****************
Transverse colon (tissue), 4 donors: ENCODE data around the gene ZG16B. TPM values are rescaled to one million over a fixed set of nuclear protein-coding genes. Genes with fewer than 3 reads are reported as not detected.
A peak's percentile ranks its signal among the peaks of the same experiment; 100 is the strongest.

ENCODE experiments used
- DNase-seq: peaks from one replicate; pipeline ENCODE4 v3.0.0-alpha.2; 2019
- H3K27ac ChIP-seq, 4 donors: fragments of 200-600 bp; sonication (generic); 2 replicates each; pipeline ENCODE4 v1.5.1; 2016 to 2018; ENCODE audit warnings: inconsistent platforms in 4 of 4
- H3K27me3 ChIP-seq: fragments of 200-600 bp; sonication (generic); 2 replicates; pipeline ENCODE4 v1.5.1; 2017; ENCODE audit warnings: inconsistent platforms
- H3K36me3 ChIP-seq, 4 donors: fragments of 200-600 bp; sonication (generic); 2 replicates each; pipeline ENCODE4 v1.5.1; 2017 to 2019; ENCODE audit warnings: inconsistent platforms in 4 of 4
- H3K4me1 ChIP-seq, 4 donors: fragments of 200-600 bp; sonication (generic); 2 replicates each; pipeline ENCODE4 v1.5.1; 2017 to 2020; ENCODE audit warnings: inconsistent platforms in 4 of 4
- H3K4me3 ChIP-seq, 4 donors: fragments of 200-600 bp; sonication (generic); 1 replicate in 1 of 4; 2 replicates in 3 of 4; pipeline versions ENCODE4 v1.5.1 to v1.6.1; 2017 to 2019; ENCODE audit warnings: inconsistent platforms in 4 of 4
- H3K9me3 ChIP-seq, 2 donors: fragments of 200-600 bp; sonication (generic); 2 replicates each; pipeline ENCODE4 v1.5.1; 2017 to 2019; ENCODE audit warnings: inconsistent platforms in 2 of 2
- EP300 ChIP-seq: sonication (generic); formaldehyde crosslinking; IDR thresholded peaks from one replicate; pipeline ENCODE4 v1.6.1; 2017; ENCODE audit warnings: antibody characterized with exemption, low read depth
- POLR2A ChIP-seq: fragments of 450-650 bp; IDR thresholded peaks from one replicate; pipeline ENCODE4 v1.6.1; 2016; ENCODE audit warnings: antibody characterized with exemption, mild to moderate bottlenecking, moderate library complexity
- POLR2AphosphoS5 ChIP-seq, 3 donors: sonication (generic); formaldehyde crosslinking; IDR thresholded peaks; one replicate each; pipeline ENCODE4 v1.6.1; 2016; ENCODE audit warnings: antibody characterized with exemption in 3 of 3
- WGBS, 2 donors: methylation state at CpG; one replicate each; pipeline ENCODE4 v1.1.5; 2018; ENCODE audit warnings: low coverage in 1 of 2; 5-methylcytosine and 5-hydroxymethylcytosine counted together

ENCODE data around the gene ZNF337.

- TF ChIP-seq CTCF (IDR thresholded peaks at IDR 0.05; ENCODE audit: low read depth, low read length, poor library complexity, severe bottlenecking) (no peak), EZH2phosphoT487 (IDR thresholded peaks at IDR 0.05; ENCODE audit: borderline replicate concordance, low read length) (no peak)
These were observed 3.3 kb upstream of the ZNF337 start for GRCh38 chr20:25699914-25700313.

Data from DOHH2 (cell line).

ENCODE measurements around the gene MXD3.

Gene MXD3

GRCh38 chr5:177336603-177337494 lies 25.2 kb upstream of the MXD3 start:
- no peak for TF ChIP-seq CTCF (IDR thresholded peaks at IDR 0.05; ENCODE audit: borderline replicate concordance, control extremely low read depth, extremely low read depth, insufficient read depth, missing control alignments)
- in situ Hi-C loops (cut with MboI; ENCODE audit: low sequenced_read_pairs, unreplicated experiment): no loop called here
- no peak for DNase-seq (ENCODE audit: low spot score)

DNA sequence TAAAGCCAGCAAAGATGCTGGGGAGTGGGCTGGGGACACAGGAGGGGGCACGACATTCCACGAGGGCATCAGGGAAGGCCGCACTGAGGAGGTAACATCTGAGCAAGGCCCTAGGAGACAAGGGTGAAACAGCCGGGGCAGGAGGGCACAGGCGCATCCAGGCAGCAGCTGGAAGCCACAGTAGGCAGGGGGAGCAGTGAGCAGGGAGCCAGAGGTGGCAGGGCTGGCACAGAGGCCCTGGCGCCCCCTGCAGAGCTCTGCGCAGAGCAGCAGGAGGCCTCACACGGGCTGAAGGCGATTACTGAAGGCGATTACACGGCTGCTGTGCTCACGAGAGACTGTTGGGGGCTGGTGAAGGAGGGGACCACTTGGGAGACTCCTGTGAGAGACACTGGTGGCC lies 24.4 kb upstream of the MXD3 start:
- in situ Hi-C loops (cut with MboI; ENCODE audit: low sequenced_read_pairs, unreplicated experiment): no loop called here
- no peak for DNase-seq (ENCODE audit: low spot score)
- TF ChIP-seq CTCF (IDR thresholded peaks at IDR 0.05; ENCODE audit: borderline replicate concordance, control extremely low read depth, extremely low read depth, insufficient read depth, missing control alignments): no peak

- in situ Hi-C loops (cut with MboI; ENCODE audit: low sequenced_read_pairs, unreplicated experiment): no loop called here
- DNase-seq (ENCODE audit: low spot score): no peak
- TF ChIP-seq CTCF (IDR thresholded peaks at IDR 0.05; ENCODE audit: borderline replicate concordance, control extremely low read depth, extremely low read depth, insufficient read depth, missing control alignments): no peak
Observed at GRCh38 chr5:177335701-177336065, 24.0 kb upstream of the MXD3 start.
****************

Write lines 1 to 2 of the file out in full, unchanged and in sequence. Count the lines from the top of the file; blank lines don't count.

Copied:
Transverse colon (tissue), 4 donors: ENCODE data around the gene ZG16B. TPM values are rescaled to one million over a fixed set of nuclear protein-coding genes. Genes with fewer than 3 reads are reported as not detected.
A peak's percentile ranks its signal among the peaks of the same experiment; 100 is the strongest.